I haven’t had any alcohol at all in weeks. I didn’t eat the bread or the fries that came with last night’s burger. I’m hydrated.
This is just my fibromyalgia being a complete jerk.
By the time I get to work, I will have drawn on every acting skill I have— and that’s quite a few— to present as ‘normal’. I will do my job with absolute professionalism: my students will never know how dreadful My body feels.
After work, I will complete the errands on my to-do list. Those things don’t go away because I feel rotten.
Only when I come home again can I give in to the pain, the sluggishness, and the desire to just go to bed and moan a bit.
But they’re right. I don’t “look sick”. That’s because I am 100% accomplished at making it look like I’m not.
After following the ambulance to Camperdown and then to Warrnambool, I spent last Thursday night at the ER with my dad. Over the course of the night, his pain lessened and his condition improved. At 4am, I was allowed to take him home. We both slept all day, and I didn’t go anywhere else.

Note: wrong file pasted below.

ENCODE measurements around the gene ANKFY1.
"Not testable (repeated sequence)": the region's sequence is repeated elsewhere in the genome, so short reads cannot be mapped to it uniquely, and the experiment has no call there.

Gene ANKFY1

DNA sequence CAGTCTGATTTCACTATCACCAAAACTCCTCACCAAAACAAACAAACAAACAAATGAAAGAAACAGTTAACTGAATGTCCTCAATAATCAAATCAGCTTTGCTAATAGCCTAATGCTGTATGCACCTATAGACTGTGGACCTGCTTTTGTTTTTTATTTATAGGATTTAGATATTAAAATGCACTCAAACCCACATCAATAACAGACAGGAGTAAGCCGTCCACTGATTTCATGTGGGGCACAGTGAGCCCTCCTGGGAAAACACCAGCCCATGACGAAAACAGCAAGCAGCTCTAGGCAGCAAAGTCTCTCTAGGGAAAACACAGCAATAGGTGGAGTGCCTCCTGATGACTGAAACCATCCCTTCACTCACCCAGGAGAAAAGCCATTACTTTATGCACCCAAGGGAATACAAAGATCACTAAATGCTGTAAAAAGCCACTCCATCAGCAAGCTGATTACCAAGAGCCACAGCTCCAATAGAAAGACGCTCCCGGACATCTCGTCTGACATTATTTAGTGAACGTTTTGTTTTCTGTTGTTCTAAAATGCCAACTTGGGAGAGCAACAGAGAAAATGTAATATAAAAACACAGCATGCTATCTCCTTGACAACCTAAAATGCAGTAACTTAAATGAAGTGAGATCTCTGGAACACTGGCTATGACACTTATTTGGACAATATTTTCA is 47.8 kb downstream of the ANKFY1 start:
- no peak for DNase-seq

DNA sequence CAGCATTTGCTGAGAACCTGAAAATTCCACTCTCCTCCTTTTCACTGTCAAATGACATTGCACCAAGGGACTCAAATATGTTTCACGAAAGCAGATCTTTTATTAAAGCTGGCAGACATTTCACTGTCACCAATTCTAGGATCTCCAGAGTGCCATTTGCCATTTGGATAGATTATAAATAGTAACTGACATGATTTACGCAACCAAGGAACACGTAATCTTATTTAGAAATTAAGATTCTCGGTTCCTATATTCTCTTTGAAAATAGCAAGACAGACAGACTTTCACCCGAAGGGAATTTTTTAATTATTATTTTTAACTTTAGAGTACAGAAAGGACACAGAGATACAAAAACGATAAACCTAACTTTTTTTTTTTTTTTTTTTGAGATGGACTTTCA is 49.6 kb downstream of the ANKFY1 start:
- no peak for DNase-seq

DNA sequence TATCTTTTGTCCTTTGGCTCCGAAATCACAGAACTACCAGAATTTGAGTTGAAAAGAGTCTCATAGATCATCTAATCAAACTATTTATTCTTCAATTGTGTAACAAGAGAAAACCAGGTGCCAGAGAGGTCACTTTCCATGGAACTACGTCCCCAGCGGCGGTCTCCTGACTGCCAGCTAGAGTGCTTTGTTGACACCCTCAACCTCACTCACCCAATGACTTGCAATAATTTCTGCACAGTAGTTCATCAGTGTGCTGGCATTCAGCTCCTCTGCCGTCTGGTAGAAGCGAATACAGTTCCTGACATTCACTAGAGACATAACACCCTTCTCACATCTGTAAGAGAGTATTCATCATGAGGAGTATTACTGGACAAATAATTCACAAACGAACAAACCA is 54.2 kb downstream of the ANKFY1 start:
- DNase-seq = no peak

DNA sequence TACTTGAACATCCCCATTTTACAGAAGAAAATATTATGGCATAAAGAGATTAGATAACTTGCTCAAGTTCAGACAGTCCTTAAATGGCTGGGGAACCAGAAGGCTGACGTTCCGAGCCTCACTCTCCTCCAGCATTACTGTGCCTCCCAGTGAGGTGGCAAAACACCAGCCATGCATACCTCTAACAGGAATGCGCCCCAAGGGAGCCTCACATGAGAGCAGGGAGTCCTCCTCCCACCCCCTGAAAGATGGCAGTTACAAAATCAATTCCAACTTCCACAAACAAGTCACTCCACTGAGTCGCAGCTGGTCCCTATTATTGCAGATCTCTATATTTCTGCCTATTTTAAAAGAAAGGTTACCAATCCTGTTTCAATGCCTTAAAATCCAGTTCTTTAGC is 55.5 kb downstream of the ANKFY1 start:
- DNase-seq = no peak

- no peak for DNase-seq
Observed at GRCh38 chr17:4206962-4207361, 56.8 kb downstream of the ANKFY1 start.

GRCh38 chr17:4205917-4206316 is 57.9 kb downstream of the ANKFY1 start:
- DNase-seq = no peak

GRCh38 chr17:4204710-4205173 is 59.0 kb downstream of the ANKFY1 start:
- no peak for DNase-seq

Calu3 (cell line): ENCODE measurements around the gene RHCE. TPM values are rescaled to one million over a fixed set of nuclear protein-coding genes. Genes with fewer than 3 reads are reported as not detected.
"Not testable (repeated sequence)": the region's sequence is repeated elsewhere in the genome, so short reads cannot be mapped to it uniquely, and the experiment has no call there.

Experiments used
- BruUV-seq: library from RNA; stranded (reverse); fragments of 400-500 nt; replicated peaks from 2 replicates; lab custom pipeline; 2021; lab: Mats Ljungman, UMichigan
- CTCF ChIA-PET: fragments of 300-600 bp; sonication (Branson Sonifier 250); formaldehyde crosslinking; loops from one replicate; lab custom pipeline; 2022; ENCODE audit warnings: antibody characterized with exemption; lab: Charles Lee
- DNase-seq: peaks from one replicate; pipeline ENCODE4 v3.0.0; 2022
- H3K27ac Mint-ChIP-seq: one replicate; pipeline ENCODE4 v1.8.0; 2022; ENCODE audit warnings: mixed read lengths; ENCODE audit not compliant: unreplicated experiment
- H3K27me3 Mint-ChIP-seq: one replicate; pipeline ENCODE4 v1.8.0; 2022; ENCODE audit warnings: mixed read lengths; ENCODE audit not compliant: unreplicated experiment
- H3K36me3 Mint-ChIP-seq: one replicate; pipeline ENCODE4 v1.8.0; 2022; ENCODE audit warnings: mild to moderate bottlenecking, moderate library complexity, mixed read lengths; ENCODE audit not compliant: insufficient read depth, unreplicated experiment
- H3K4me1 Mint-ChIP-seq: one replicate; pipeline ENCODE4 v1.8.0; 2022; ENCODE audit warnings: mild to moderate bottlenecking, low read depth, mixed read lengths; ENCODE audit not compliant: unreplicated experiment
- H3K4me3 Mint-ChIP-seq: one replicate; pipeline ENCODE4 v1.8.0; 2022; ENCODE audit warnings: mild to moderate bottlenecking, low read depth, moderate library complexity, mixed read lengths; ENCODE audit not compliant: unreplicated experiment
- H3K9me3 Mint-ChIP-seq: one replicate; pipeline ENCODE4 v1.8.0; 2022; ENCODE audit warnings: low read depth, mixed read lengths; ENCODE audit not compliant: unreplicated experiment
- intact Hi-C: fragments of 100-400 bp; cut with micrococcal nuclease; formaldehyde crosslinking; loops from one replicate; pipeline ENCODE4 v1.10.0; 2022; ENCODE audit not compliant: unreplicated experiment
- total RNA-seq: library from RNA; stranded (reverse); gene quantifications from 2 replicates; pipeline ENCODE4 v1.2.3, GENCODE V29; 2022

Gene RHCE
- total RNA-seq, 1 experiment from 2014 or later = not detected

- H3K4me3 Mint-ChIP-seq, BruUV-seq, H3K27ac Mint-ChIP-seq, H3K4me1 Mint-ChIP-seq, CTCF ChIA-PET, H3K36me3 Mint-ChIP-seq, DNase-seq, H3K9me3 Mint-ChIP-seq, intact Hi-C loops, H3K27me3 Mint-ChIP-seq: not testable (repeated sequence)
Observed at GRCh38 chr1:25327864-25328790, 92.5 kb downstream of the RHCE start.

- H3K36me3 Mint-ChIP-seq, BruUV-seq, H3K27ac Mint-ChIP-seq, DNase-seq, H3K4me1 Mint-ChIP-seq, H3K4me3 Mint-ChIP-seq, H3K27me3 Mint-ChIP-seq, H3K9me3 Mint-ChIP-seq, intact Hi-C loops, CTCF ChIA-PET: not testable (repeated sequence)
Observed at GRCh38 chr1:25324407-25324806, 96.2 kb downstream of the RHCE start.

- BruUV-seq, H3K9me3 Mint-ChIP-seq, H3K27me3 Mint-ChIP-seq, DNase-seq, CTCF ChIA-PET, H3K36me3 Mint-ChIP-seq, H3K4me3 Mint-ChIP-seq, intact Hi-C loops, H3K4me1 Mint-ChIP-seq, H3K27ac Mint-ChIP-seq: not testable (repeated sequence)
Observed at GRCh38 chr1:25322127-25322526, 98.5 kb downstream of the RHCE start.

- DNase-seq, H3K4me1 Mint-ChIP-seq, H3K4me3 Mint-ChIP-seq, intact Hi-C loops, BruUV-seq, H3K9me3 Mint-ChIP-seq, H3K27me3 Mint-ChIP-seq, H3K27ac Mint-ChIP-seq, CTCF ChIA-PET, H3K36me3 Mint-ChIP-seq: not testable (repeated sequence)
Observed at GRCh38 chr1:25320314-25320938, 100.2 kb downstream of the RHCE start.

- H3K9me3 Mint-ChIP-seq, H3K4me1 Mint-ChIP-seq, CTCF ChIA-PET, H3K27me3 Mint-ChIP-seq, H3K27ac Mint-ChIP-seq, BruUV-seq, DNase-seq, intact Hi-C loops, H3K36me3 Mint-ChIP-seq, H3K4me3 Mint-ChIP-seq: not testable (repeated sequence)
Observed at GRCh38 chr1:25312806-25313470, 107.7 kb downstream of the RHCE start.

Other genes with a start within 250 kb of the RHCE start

By Saturday morning, I had a bad throat. As these things go, I figured it would be a croaky day or two, took some paracetamol, and tried not to think about it.
By the wee hours of Sunday morning I had no voice, a fever, cold sweats and a wracking cough. I was so dizzy that when I had to get out of bed, I had to hold onto the furniture to keep myself from falling over. I stayed in bed, made sure I drank plenty of water, and told my dad not to come near me.
By Monday, my lungs were rattling and squeaking. I could no longer lie flat, and sleep was out of the question. There were moments where I would have gladly accepted my fate if the Reaper had shown up.
I have been out of action ever since, and am still in quarantine. My doctors have me on two different antibiotics, cough syrup, Ventolin and pain meds. I haven’t felt so awful since I had Ross River Fever in 2011.
Today is the first day on which there has been any improvement. My cough is less frequent, although not less violent, and the rattle in my lungs sounds more like rice crispies than a chatty raccoon.
If I were you, I still wouldn’t come near me for a while yet.
It’s fair to say that I know why the person I got this disease from was at the hospital.